Portuguese Colonialism and Islamic Law in Northern Mozambique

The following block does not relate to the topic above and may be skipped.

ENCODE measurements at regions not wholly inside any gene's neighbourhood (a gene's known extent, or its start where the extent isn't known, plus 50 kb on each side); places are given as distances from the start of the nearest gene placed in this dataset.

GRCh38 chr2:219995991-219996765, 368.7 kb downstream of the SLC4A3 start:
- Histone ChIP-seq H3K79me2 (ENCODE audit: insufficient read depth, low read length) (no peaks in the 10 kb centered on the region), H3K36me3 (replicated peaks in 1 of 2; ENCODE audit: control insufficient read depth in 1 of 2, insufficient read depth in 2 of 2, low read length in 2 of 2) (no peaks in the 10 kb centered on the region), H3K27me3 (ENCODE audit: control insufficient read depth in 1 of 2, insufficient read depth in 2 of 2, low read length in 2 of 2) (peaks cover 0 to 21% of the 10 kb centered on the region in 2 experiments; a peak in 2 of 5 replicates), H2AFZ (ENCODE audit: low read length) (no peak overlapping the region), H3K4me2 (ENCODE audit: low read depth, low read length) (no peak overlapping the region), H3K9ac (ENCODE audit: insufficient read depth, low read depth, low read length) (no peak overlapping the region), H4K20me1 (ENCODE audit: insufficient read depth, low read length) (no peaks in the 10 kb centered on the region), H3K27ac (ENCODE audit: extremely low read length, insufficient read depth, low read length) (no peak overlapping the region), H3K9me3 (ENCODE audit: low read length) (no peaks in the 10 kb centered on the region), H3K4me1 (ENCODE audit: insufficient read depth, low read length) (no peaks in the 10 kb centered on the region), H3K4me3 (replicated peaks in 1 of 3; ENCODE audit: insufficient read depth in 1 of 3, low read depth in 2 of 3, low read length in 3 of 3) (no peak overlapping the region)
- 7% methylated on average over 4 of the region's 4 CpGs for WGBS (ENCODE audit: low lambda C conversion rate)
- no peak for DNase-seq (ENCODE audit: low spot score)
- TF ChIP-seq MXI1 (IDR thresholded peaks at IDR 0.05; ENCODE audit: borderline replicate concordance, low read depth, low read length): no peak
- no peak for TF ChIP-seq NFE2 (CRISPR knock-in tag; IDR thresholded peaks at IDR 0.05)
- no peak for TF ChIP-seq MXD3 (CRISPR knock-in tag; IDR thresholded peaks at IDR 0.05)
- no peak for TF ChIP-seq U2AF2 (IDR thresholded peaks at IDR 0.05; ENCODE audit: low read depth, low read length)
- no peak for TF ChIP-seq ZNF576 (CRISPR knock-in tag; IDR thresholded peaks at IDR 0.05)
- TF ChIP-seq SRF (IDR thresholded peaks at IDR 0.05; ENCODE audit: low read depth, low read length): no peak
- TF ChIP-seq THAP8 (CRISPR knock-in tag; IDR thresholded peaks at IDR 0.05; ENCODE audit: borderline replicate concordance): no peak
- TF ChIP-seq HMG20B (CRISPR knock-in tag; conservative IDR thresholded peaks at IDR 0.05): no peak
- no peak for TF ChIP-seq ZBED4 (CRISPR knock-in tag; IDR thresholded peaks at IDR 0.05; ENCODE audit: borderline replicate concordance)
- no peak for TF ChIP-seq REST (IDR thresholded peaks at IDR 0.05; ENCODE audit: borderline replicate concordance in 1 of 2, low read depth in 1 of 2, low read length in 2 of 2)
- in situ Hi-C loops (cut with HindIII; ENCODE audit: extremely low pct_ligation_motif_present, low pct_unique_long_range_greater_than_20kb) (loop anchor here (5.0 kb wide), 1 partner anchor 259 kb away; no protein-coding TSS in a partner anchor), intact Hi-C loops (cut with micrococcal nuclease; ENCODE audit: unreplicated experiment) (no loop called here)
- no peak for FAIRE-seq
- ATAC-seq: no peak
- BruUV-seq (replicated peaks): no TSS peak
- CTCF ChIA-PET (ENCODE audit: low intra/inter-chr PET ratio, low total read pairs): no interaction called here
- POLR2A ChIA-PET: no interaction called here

European colonialism was instrumental in transforming aspects of interpretations of the shari'a (Ar., the divine path) and fiqh (Ar., Islamic jurisprudence) into a modern concept of Islamic law. Dutch, British and French scholars and administrators, and associated with them colonized elites, were at the centre of this process. However, virtually nothing is known about the context of Portuguese colonialism. This article aims to examine Portuguese colonial perceptions of Islamic law through the analysis of legal and ethnographic documents about Muslims of northern Mozambique between the period of the 'effective occupation' (1896-1913) and the end of colonialism (1974). The central questions to be addressed are: did the Portuguese colonial regime adopt policies and legal reforms reflecting aspects of Islamic governance in a manner similar to other European powers? Did it grapple with such terms as shari'a, fiqh and "custom" the way other European colonial scholars and administrators did?